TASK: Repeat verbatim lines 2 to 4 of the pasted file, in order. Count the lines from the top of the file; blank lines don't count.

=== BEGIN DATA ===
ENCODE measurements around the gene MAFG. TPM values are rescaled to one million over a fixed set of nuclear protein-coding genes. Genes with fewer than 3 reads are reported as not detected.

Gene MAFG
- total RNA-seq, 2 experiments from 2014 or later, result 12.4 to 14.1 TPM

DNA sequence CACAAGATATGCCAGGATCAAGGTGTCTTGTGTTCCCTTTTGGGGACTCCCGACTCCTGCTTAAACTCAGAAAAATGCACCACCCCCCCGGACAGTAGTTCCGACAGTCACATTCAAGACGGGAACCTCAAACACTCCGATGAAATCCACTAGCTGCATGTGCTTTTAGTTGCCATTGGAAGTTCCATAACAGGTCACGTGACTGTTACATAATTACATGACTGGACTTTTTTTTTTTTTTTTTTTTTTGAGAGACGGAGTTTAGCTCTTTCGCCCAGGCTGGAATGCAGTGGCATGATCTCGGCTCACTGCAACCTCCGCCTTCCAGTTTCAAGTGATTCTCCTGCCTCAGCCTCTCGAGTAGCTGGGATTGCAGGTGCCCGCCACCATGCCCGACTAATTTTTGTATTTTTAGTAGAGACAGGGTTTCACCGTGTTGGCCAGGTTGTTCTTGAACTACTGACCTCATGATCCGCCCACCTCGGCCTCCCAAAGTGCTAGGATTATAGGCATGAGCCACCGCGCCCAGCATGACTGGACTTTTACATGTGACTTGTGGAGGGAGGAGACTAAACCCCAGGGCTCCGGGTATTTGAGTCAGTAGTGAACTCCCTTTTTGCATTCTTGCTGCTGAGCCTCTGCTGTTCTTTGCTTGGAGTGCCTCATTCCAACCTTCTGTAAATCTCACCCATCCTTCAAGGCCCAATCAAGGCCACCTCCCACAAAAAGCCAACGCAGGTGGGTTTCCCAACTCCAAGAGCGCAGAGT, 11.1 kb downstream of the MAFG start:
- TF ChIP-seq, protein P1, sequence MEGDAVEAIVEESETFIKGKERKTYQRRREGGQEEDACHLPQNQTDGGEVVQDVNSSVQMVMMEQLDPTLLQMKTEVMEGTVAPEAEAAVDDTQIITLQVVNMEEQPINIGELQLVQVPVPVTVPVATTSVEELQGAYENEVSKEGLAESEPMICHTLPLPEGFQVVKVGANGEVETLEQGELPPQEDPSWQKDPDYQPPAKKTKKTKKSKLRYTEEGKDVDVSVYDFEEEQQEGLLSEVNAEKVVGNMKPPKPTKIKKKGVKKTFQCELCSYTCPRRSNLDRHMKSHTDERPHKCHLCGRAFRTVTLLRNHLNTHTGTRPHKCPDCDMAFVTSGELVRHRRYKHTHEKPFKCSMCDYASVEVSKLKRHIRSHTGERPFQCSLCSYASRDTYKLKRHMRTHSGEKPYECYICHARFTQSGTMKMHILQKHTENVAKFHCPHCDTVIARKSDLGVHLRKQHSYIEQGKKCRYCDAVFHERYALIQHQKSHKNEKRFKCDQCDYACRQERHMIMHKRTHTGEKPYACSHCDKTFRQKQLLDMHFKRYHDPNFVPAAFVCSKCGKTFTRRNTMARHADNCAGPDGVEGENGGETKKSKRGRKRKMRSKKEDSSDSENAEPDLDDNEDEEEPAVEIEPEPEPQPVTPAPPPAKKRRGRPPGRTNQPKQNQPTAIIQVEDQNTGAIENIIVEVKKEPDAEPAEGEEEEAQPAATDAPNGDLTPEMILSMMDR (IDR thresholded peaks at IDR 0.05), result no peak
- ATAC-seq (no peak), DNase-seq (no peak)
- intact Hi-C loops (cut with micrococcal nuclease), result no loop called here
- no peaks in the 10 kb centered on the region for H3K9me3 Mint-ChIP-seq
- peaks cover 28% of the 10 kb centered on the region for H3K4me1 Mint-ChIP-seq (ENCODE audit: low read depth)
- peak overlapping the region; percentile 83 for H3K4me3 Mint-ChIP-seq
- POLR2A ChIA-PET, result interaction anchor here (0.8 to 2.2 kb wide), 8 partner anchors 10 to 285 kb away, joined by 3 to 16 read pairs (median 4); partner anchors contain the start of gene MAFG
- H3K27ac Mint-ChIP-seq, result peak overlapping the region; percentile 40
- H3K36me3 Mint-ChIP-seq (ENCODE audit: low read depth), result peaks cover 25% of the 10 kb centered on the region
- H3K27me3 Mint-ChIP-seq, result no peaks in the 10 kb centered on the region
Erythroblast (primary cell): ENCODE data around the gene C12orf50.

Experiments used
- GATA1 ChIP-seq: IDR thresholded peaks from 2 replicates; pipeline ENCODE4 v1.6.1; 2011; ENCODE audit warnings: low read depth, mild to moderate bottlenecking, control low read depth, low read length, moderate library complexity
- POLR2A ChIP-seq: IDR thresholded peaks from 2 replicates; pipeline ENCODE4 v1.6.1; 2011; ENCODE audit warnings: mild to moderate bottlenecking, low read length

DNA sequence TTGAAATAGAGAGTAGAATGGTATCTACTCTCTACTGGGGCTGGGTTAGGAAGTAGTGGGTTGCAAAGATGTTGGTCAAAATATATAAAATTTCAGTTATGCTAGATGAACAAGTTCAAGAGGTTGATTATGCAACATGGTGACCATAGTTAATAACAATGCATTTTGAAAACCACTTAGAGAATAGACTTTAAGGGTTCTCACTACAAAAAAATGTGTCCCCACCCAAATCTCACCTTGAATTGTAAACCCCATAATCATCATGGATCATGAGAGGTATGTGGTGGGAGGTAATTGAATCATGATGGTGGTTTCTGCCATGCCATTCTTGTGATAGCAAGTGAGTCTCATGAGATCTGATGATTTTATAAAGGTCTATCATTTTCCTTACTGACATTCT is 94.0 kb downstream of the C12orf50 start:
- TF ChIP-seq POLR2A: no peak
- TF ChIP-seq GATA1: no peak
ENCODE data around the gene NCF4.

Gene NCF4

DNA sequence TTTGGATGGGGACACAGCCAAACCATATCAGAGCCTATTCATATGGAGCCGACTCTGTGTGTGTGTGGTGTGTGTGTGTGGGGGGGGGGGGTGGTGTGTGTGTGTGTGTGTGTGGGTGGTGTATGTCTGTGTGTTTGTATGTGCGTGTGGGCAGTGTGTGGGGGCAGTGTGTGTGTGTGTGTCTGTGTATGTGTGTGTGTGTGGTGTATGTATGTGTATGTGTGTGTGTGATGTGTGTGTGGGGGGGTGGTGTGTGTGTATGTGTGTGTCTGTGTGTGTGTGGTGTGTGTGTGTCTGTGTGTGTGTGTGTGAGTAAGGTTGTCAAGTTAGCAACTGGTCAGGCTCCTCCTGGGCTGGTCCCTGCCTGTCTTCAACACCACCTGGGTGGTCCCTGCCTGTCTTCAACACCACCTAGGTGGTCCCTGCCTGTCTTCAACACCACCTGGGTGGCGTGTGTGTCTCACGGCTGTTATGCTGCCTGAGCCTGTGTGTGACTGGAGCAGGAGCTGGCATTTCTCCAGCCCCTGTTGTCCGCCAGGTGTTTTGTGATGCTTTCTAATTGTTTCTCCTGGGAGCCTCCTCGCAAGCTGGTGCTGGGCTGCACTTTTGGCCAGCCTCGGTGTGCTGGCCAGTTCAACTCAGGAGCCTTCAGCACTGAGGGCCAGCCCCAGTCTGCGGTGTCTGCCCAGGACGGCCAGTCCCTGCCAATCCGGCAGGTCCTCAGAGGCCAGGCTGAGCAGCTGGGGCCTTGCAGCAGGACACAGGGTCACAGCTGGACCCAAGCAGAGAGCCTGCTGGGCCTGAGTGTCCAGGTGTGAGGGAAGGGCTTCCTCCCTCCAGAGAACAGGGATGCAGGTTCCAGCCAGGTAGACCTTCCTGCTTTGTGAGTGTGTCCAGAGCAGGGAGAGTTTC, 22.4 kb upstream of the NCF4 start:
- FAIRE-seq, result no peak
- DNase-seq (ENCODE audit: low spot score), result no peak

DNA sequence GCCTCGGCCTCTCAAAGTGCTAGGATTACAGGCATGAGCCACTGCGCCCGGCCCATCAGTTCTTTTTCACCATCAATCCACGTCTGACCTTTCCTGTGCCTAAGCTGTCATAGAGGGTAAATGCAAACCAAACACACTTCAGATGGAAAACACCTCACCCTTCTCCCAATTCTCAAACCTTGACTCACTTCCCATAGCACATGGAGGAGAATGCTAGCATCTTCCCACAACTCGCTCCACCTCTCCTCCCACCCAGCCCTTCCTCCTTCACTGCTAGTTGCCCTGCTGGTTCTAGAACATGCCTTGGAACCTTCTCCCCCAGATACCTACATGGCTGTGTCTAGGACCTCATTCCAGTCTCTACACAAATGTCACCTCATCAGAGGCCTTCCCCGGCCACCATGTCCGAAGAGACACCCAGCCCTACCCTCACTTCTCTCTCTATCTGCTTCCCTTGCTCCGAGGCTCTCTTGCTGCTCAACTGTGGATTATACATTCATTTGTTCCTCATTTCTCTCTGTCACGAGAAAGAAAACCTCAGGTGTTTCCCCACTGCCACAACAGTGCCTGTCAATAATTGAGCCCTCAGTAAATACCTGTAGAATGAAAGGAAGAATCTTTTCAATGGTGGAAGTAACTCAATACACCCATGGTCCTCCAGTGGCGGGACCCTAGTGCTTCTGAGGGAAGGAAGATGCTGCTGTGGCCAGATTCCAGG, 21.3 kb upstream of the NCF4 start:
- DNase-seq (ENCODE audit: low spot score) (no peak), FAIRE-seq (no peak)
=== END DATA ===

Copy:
Gene MAFG
- total RNA-seq, 2 experiments from 2014 or later, result 12.4 to 14.1 TPM

DNA sequence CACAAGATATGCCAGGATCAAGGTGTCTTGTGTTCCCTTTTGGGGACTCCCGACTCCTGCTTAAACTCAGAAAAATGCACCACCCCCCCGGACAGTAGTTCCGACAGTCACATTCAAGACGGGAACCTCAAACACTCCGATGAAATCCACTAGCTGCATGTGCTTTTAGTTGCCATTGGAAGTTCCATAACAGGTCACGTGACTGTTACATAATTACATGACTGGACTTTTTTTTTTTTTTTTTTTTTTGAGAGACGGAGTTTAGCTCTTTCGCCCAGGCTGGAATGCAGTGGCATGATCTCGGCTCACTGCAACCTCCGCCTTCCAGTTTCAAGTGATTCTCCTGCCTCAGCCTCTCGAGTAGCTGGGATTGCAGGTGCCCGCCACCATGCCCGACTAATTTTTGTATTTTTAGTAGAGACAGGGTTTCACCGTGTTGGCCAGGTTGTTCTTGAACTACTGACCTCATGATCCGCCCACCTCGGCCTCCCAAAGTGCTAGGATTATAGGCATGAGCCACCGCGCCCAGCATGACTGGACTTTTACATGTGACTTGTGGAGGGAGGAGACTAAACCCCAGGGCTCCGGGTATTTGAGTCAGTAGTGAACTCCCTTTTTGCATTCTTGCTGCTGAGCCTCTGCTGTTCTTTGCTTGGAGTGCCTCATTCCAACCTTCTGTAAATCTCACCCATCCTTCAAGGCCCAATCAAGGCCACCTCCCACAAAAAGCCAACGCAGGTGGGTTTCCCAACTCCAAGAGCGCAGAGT, 11.1 kb downstream of the MAFG start: